As town came into earshot Yorastor began to yell, “Hail Sandpoint! Hail Sandpoint! The Red Band comes in triumph!” as loud as he could. At first it seemed hopeless; too few people near the coast and too much bustle in their own business. Then one person noticed the man flying the coastline towards the Red Summit. The pointed and shouted. Soon, it was groups of people pointing and shouting. Yorastor glided at his sedate pace towards the construction, spotting Zenovia standing out near the freshly worked walls. Her cloudy eyes were pointed directly at him and a grin lit her face. She held one of the ranseurs, point down, with the banner of the Band affixed to the top. Clearly, she had anticipated his arrival. Yorastor couldn’t help but grin himself. As he approached he stopped his shouting and glided to Zenovia. Her grin widened and she stuck forward the banner on it’s makeshift pole.
“I had a feeling you’d want to make an entrance Yorastor Farden. I had a feeling you’d return too.”
Yorastor emitted a rare chuckle, “As ever, your foresight serves you well, milady. Your efforts here bring fruit. It is time I help tend the trees with the folk of Sandpoint. Today shall live in their memories for sometime. It’s a glorious day for Band and the town.” He paused and held a hand, “I know you’ll ask. All are well. We’ll need provisions and a ship to haul everything back. And help from the guard for transport of prisoners. Sadly, Nualia has fallen. I’ll explain more soon.”
“I understand. Go forth Yorastor.”
With that, he took to the skies again, following his planned route, shouting to the town over and over.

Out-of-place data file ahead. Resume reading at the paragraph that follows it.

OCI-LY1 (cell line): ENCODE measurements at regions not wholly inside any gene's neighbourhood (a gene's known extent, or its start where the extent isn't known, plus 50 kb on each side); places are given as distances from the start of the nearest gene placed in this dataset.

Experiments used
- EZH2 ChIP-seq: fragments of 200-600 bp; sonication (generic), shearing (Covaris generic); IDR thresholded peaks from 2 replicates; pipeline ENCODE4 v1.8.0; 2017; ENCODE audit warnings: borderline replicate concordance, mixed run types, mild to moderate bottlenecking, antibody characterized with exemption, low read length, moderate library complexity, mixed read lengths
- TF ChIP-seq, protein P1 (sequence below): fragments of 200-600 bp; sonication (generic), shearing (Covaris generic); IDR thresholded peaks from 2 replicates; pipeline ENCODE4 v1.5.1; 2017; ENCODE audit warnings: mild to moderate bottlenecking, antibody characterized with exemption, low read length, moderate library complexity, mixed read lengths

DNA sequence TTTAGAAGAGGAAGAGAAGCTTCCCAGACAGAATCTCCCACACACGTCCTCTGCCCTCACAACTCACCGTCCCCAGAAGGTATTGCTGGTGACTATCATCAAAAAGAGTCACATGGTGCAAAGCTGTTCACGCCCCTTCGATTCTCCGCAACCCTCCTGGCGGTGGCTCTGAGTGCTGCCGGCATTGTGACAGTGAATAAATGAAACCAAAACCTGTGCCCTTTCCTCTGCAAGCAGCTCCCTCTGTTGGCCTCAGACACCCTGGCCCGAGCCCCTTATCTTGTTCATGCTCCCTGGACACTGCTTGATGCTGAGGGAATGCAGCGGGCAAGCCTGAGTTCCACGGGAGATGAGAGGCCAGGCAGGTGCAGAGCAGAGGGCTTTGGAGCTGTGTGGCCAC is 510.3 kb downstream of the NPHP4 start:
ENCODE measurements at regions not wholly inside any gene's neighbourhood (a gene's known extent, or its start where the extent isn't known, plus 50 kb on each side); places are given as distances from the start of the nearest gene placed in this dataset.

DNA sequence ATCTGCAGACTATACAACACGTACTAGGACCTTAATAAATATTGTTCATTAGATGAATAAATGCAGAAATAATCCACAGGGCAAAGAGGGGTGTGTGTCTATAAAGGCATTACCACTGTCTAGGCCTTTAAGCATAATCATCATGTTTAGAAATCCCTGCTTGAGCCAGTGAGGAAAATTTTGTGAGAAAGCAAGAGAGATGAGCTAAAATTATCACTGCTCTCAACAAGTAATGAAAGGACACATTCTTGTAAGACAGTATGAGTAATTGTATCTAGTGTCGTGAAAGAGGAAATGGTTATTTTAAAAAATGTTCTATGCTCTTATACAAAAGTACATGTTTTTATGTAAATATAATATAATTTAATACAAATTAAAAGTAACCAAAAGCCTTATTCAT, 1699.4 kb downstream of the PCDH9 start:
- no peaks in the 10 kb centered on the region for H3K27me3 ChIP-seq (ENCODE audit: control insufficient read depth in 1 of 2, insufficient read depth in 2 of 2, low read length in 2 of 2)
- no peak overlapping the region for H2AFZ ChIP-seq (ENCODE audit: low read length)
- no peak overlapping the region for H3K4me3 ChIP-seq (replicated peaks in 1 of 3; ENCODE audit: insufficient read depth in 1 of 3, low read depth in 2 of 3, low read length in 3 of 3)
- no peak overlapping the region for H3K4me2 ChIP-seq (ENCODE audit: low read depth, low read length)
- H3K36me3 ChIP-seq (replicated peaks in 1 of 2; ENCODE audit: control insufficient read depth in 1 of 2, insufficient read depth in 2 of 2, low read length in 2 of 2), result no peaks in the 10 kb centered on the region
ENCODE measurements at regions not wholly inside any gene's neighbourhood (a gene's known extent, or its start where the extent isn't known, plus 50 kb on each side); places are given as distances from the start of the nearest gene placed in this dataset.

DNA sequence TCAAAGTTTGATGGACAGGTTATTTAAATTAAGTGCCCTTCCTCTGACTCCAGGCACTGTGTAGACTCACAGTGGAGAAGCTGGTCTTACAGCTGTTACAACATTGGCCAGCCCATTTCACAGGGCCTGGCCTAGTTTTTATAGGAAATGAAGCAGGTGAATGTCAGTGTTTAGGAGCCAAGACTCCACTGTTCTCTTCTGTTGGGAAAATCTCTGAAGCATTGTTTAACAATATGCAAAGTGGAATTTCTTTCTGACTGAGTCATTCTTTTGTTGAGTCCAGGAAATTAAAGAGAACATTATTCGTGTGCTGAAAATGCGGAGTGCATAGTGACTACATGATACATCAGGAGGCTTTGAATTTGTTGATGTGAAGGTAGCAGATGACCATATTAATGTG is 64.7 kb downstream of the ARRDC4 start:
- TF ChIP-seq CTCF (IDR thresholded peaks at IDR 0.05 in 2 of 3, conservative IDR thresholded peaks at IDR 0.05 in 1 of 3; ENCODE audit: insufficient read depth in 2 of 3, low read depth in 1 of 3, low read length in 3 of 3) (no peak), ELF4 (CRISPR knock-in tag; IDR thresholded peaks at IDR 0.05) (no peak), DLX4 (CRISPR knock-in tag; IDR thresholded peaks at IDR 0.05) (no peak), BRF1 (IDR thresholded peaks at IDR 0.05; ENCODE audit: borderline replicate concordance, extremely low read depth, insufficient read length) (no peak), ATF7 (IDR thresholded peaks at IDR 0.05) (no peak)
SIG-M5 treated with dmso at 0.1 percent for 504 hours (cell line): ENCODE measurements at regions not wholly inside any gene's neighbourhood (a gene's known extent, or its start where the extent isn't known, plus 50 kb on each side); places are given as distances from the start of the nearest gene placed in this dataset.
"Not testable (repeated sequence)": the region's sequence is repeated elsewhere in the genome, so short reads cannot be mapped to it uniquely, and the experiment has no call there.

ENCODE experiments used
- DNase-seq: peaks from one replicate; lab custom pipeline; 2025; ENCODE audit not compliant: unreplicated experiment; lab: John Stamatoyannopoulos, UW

By the time Yorastor reached the square in front of the Cathedral most of the town was in attendance, hands over brows to shield the sun’s glare from the figure of a man flying towards them. One last time he shouted to the assembly, “Hail Sandpoint! The Band returns in Triumph!” he glided down and slammed the point of the ranseur into the dirt of the square. A slight breeze tugged the banner open and waving for the entire town to see. Yorastor took a step forward, threw back his hood, raised his arms and yelled to the assembly, “We return in victory! Thistletop Keep is cleared of it’s goblin inhabitants! The traitoress, Nualia, is slain! The Band stands ready to bring back its prisoners for the town’s justice!” He paused and took another stride forward, pivoting as he spoke to take in the entire crowd, he smiled, “And we bring a portion of the extensive wealth secreted in the fortress for the benefit of the town! We will devote some of these efforts to the building of the Red Summit, whose walls already begin to rise! We will reform and restore Thistletop into a bastion of security for the town, securing the hinterlands to the North and seas! Sandpoint, the Band returns, bringing you justice, bringing you prosperity and bringing you security! For Sandpoint! For the Red Band!” He raised his arms at the end to the explosion of cheers and the rush of townsfolk to reach him. Yorastor smiled openly for the first time anyone in town could recall. It was good to be heroic.